You took algebra as a prerequisite. This is why. This is only addition, subtraction, multiplication, division (arithmetic) and basic algebra (solve for x).SoldierNurse22 and EmilyEmily like this. 
2Jan 22, '13 by EmilyEmilyThank you so much. I get it now!! I really appreciate you all being patient with me

2Jan 22, '13 by Esme12, ASN, BSN, RN Senior ModeratorQuote from EmilyEmilyI'm glad.....((HUGS)) you're welcome...Thank you so much. I get it now!! I really appreciate you all being patient with meGrnTea and EmilyEmily like this.

1Jan 22, '13 by Esme12, ASN, BSN, RN Senior ModeratorKnow your conversion tables......
The Short List 1 cup (c) = 8 ounces (oz)
1 dram (dr) = 60 grains (gr)
1 dram (fl dr) = 60 minims
1 gallon (gal) = 4 quarts (qt)
1 glass = 8 ounces (oz)
1 grain (gr) = 64.8 milligrams (mg)
1 gram (g) = 15.43 grains (gr)
1 inch (in) = 2.54 centimeters (cm)
1 kilogram (kg) = 2.2 pounds (lb)
1 liter (L) = 1.057 quarts (qt)
1 milliliter (mL) = 16.23 minims
1 minim = 1 drop (gt)
1 ounce (oz) = 2 tablespoons (tbsp)
1 ounce (oz) = 8 drams (dr)
1 ounce (fl oz) = 29.57 milliliters (mL)
1 pint (pt) = 16 ounces (oz)
1 pound (lb) = 16 ounces (oz)
1 quart (qt) = 0.946 liters (L)
1 quart (qt) = 2 pints (pt)
1 tablespoon (tbsp) = 3 teaspoons (tsp)
1 teacup = 6 ounces (oz)
1 teaspoon (tsp) = 4.93 mL
The Long list
1 central = 45,359 grams (g)
1 centimeter (cm) = 10 millimeters (mm)
1 cubic centimeter (cc) = 1 milliliter (mL)
1 cup (c) = 8 ounces (oz)
1 drachm = 3.55 milliliter (mL)
1 dram (dr) = 60 grains (gr)
1 dram (fl dr) = 60 minims
1 gallon (gal) = 4 quarts (qt)
1 gill = 4 ounces (oz)
1 glass = 8 ounces (oz)
1 grain (gr) = 64.8 milligrams (mg)
1 gram (g) = 1,000 milligrams (mg)
1 gram (g) = 1,000,000 micrograms (mcg)
1 gram (g) = 15.43 grains (gr)
1 hand = 4 inches (in)
1 inch (in) = 2.54 centimeters (cm)
1 kilogram (kg) = 1,000 grams (g)
1 kilogram (kg) = 2.2 pounds (lb)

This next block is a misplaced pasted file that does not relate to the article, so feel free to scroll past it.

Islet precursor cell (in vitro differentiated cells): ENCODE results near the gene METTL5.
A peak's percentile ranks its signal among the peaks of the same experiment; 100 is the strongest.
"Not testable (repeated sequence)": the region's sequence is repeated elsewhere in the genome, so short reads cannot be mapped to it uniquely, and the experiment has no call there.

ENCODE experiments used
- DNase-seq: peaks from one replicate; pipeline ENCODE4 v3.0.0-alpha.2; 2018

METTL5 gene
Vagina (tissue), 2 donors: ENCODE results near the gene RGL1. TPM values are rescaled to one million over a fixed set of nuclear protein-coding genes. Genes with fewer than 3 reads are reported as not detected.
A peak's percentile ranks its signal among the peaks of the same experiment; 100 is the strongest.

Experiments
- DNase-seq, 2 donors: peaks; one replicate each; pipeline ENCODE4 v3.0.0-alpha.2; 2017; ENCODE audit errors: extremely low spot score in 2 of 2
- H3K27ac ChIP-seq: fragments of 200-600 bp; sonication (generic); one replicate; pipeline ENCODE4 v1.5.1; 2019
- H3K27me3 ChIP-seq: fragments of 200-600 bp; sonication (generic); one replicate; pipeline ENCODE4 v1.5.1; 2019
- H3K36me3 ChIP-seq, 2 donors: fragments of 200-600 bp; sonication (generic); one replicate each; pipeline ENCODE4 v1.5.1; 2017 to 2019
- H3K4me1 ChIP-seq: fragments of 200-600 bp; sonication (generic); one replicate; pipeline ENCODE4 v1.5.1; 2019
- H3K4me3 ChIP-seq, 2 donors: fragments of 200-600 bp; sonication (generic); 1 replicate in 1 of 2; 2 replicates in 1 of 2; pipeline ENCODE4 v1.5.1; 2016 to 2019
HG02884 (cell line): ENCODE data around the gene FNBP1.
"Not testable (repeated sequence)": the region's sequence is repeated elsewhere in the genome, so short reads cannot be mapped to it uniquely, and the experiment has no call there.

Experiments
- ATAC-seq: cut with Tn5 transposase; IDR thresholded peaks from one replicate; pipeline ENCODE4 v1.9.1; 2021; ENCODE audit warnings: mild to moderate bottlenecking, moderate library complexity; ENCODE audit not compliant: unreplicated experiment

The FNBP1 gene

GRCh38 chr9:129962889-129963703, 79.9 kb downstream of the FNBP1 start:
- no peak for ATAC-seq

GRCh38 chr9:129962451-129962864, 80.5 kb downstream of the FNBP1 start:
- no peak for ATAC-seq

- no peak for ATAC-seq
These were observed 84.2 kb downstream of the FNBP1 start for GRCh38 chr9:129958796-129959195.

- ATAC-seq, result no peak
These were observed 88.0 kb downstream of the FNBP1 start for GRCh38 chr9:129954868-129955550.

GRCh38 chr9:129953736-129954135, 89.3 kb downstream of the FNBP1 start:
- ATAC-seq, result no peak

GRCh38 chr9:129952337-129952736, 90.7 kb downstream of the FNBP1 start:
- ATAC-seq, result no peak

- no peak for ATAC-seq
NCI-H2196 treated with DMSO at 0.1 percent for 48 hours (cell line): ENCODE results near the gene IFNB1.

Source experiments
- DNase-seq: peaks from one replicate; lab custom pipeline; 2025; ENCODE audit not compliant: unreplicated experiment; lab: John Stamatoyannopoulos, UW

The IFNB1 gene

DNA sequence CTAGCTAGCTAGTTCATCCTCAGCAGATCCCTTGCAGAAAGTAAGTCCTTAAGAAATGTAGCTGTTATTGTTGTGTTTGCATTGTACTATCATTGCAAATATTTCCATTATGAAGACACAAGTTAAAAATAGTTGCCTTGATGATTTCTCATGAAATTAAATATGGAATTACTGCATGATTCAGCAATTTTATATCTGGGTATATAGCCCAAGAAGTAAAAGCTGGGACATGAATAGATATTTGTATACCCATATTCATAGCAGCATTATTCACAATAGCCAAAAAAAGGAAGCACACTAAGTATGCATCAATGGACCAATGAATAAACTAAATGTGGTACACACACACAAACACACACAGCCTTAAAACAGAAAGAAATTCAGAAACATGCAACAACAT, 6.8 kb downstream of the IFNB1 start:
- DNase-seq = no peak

1 liter (L) = 1000 milliliters (mL)
1 liter (L) = 1.057 quarts (qt)
1 meter (m) = 1,000 millimeters (mm)
1 meter (m) = 100 centimeters (cm)
1 milligram (mg) = 1,000 micrograms (mcg)
1 milliliter (mL) = 1 cubic centimeter (cc)
1 milliliter (mL) = 15 drops (gt)
1 milliliter (mL) = 16.23 minims
1 minim = 1 drop (gt)
1 ounce (fl oz) = 2 tablespoons (tbsp)
1 ounce (oz) = 20 pennyweights (dwt)
1 ounce (oz) = 24 scruples
1 ounce (oz) = 31.1 grams (g)
1 ounce (oz) = 480 grains (gr)
1 ounce (oz) = 8 drams (dr)
1 ounce, fluid (fl oz) = 29.57 milliliters (mL)
1 palm = 3 inches (in)
1 pennyweight (dwt) = 24 grains (gr)
1 pint (pt) = 16 ounces (oz)
1 pint (pt) = 4 gills
1 pound (lb) = 16 ounces (oz)
1 pound (lb) = 350 scruples
1 quart (qt) = 0.946 liters (L)
1 quart (qt) = 2 pints (pt)
1 scruple = 20 grains (gr)
1 stone = 0.14 cents
1 tablespoon (tbsp) = 3 teaspoons (tsp)
1 teacup = 6 ounces (oz)
1 teaspoon (tsp) = 60 drops (gtt)
1 teaspoon (tsp) = 4.93 mLEmilyEmily likes this. 
0Jan 28, '13 by R. Obias Jr., R.N.if we are to consider these questions are coming from a nurse on duty, how come you always come up with incorrect drop rates for your patients IV, you might end up doing more damage with IV overload on your patients, next time do the computations properly to avoid costly mistakes while on duty.....

0Jan 29, '13 by KelRN215, BSN, RNQuote from R. Obias Jr., R.N.I think these questions are coming from a student doing homework... as this is the Nursing Student Assistance forum... and when was the last time you actually had to calculate a drop factor/drop rate on the job? In the real world, we'd be using IV pumps.if we are to consider these questions are coming from a nurse on duty, how come you always come up with incorrect drop rates for your patients IV, you might end up doing more damage with IV overload on your patients, next time do the computations properly to avoid costly mistakes while on duty.....

0Jan 29, '13 by ♪♫ in my ♥Quote from KelRN215Not always...In the real world, we'd be using IV pumps.
I've been in the back of an ambulance sans pumps...
and in a rural ER...
and even emergently in the big city ER when we were temporarily out... or taking the patient to MRI
And not all pumps are "smart pumps;" some are just fancy dialaflows.
But obviously this is just a student who's in the right place...